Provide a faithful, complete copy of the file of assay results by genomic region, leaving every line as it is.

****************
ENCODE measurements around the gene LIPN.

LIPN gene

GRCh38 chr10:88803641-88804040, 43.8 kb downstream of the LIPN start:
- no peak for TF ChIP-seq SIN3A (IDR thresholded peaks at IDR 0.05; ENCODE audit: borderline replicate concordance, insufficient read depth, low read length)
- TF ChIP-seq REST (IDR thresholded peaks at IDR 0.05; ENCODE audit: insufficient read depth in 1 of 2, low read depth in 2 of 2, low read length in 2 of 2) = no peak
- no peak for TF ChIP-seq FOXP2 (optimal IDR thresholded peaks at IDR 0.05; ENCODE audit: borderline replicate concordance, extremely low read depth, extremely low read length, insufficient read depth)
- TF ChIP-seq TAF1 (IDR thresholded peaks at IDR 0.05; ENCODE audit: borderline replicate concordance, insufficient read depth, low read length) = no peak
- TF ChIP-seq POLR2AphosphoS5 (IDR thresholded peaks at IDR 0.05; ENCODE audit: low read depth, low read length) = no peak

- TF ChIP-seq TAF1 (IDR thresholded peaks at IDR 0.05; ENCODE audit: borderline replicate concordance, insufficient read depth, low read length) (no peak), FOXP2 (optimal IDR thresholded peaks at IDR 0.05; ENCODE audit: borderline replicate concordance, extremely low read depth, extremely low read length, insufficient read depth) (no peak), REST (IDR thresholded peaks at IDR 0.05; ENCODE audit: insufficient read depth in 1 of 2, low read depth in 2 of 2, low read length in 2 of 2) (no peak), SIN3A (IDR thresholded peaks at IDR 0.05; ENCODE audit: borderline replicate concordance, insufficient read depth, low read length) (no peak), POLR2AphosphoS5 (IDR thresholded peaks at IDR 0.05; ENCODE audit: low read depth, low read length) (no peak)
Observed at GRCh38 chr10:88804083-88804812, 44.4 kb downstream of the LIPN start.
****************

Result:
ENCODE measurements around the gene LIPN.

LIPN gene

GRCh38 chr10:88803641-88804040, 43.8 kb downstream of the LIPN start:
- no peak for TF ChIP-seq SIN3A (IDR thresholded peaks at IDR 0.05; ENCODE audit: borderline replicate concordance, insufficient read depth, low read length)
- TF ChIP-seq REST (IDR thresholded peaks at IDR 0.05; ENCODE audit: insufficient read depth in 1 of 2, low read depth in 2 of 2, low read length in 2 of 2) = no peak
- no peak for TF ChIP-seq FOXP2 (optimal IDR thresholded peaks at IDR 0.05; ENCODE audit: borderline replicate concordance, extremely low read depth, extremely low read length, insufficient read depth)
- TF ChIP-seq TAF1 (IDR thresholded peaks at IDR 0.05; ENCODE audit: borderline replicate concordance, insufficient read depth, low read length) = no peak
- TF ChIP-seq POLR2AphosphoS5 (IDR thresholded peaks at IDR 0.05; ENCODE audit: low read depth, low read length) = no peak

- TF ChIP-seq TAF1 (IDR thresholded peaks at IDR 0.05; ENCODE audit: borderline replicate concordance, insufficient read depth, low read length) (no peak), FOXP2 (optimal IDR thresholded peaks at IDR 0.05; ENCODE audit: borderline replicate concordance, extremely low read depth, extremely low read length, insufficient read depth) (no peak), REST (IDR thresholded peaks at IDR 0.05; ENCODE audit: insufficient read depth in 1 of 2, low read depth in 2 of 2, low read length in 2 of 2) (no peak), SIN3A (IDR thresholded peaks at IDR 0.05; ENCODE audit: borderline replicate concordance, insufficient read depth, low read length) (no peak), POLR2AphosphoS5 (IDR thresholded peaks at IDR 0.05; ENCODE audit: low read depth, low read length) (no peak)
Observed at GRCh38 chr10:88804083-88804812, 44.4 kb downstream of the LIPN start.